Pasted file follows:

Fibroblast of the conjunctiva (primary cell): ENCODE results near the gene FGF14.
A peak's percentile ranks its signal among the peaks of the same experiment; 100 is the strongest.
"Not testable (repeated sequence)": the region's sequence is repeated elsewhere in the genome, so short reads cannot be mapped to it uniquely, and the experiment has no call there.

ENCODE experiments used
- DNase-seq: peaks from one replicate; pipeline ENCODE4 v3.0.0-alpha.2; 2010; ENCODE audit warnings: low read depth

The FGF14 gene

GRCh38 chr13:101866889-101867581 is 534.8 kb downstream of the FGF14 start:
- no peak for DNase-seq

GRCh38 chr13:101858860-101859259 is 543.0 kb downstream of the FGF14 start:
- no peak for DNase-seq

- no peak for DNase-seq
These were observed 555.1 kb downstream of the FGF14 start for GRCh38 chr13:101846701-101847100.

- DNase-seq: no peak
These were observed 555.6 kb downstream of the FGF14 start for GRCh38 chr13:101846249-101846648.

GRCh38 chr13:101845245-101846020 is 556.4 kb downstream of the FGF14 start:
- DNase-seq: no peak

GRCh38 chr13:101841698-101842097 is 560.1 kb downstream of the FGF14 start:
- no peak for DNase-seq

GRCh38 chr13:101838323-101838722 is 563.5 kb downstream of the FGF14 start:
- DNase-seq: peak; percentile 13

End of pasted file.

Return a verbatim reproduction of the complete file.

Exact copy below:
Fibroblast of the conjunctiva (primary cell): ENCODE results near the gene FGF14.
A peak's percentile ranks its signal among the peaks of the same experiment; 100 is the strongest.
"Not testable (repeated sequence)": the region's sequence is repeated elsewhere in the genome, so short reads cannot be mapped to it uniquely, and the experiment has no call there.

ENCODE experiments used
- DNase-seq: peaks from one replicate; pipeline ENCODE4 v3.0.0-alpha.2; 2010; ENCODE audit warnings: low read depth

The FGF14 gene

GRCh38 chr13:101866889-101867581 is 534.8 kb downstream of the FGF14 start:
- no peak for DNase-seq

GRCh38 chr13:101858860-101859259 is 543.0 kb downstream of the FGF14 start:
- no peak for DNase-seq

- no peak for DNase-seq
These were observed 555.1 kb downstream of the FGF14 start for GRCh38 chr13:101846701-101847100.

- DNase-seq: no peak
These were observed 555.6 kb downstream of the FGF14 start for GRCh38 chr13:101846249-101846648.

GRCh38 chr13:101845245-101846020 is 556.4 kb downstream of the FGF14 start:
- DNase-seq: no peak

GRCh38 chr13:101841698-101842097 is 560.1 kb downstream of the FGF14 start:
- no peak for DNase-seq

GRCh38 chr13:101838323-101838722 is 563.5 kb downstream of the FGF14 start:
- DNase-seq: peak; percentile 13